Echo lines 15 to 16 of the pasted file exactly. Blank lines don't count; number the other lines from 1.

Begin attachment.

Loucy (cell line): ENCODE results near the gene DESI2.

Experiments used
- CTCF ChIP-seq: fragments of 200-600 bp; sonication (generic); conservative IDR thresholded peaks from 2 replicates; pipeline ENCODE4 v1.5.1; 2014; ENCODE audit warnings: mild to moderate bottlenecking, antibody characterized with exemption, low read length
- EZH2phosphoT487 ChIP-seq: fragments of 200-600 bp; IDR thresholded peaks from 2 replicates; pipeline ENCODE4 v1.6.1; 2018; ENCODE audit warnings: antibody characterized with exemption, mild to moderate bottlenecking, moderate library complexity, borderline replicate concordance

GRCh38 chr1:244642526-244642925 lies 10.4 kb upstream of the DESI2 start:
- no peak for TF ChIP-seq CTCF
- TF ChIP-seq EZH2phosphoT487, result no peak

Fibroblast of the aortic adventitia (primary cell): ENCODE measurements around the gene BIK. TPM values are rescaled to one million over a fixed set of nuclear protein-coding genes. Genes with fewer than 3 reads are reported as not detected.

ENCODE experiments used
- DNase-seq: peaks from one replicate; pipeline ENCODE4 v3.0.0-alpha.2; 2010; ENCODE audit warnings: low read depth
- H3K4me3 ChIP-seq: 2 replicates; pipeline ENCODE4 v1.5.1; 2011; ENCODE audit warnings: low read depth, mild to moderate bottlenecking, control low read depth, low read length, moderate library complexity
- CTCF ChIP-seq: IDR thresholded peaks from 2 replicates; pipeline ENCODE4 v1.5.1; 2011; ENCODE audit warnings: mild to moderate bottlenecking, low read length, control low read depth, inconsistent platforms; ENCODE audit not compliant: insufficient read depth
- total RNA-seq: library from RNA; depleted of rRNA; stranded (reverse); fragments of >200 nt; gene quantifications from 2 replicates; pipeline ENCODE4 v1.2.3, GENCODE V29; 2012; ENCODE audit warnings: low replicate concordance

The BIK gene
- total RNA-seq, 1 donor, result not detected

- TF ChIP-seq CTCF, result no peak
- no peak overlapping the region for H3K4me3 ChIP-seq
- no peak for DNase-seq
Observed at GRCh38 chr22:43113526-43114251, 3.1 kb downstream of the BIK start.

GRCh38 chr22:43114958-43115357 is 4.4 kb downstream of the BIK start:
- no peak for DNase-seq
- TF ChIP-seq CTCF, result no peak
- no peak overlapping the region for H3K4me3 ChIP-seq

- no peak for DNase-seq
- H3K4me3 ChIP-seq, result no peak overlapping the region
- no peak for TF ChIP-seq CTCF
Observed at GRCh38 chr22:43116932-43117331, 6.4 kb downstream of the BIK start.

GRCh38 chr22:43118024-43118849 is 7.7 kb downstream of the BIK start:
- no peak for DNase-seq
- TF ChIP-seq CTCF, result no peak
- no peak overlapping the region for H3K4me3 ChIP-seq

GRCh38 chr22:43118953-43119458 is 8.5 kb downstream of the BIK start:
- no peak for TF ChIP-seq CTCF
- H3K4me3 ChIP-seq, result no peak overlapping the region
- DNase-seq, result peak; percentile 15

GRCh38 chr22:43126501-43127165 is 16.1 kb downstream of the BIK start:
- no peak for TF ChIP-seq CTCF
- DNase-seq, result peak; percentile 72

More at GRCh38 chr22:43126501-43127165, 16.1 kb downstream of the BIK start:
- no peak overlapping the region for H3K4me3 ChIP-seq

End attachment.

- total RNA-seq, 1 donor, result not detected

- TF ChIP-seq CTCF, result no peak